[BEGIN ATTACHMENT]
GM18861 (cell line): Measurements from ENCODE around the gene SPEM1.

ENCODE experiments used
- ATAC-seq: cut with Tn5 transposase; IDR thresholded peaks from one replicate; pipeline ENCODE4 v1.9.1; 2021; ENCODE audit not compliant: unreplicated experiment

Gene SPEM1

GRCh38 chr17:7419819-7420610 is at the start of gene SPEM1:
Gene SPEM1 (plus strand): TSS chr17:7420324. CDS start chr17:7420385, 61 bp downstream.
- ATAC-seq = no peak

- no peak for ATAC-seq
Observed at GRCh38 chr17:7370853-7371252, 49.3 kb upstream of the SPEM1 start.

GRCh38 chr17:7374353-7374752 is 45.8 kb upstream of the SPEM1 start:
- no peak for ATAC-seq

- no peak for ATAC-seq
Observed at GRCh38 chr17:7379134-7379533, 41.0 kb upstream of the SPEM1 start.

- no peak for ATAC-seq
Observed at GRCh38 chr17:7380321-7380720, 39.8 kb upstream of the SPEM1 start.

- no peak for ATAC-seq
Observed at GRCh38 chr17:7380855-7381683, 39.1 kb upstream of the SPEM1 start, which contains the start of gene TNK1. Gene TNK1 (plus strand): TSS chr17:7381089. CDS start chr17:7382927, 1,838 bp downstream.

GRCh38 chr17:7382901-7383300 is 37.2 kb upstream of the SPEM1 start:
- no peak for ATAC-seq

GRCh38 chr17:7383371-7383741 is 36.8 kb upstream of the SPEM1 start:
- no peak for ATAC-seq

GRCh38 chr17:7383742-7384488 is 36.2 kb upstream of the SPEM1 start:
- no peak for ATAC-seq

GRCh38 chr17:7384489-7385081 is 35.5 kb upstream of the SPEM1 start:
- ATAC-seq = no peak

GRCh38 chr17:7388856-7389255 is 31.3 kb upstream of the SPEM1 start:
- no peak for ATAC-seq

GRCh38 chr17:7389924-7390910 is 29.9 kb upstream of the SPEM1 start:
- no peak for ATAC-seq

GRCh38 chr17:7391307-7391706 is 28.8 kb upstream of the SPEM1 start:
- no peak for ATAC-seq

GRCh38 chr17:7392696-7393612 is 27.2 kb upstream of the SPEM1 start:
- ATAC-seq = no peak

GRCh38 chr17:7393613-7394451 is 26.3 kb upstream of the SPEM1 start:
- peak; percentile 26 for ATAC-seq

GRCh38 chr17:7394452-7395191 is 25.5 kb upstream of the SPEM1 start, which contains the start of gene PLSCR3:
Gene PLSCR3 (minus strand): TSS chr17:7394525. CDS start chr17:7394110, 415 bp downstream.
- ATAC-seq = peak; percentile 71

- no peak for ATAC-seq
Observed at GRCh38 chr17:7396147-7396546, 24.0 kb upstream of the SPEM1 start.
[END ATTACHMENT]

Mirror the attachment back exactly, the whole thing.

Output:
GM18861 (cell line): Measurements from ENCODE around the gene SPEM1.

ENCODE experiments used
- ATAC-seq: cut with Tn5 transposase; IDR thresholded peaks from one replicate; pipeline ENCODE4 v1.9.1; 2021; ENCODE audit not compliant: unreplicated experiment

Gene SPEM1

GRCh38 chr17:7419819-7420610 is at the start of gene SPEM1:
Gene SPEM1 (plus strand): TSS chr17:7420324. CDS start chr17:7420385, 61 bp downstream.
- ATAC-seq = no peak

- no peak for ATAC-seq
Observed at GRCh38 chr17:7370853-7371252, 49.3 kb upstream of the SPEM1 start.

GRCh38 chr17:7374353-7374752 is 45.8 kb upstream of the SPEM1 start:
- no peak for ATAC-seq

- no peak for ATAC-seq
Observed at GRCh38 chr17:7379134-7379533, 41.0 kb upstream of the SPEM1 start.

- no peak for ATAC-seq
Observed at GRCh38 chr17:7380321-7380720, 39.8 kb upstream of the SPEM1 start.

- no peak for ATAC-seq
Observed at GRCh38 chr17:7380855-7381683, 39.1 kb upstream of the SPEM1 start, which contains the start of gene TNK1. Gene TNK1 (plus strand): TSS chr17:7381089. CDS start chr17:7382927, 1,838 bp downstream.

GRCh38 chr17:7382901-7383300 is 37.2 kb upstream of the SPEM1 start:
- no peak for ATAC-seq

GRCh38 chr17:7383371-7383741 is 36.8 kb upstream of the SPEM1 start:
- no peak for ATAC-seq

GRCh38 chr17:7383742-7384488 is 36.2 kb upstream of the SPEM1 start:
- no peak for ATAC-seq

GRCh38 chr17:7384489-7385081 is 35.5 kb upstream of the SPEM1 start:
- ATAC-seq = no peak

GRCh38 chr17:7388856-7389255 is 31.3 kb upstream of the SPEM1 start:
- no peak for ATAC-seq

GRCh38 chr17:7389924-7390910 is 29.9 kb upstream of the SPEM1 start:
- no peak for ATAC-seq

GRCh38 chr17:7391307-7391706 is 28.8 kb upstream of the SPEM1 start:
- no peak for ATAC-seq

GRCh38 chr17:7392696-7393612 is 27.2 kb upstream of the SPEM1 start:
- ATAC-seq = no peak

GRCh38 chr17:7393613-7394451 is 26.3 kb upstream of the SPEM1 start:
- peak; percentile 26 for ATAC-seq

GRCh38 chr17:7394452-7395191 is 25.5 kb upstream of the SPEM1 start, which contains the start of gene PLSCR3:
Gene PLSCR3 (minus strand): TSS chr17:7394525. CDS start chr17:7394110, 415 bp downstream.
- ATAC-seq = peak; percentile 71

- no peak for ATAC-seq
Observed at GRCh38 chr17:7396147-7396546, 24.0 kb upstream of the SPEM1 start.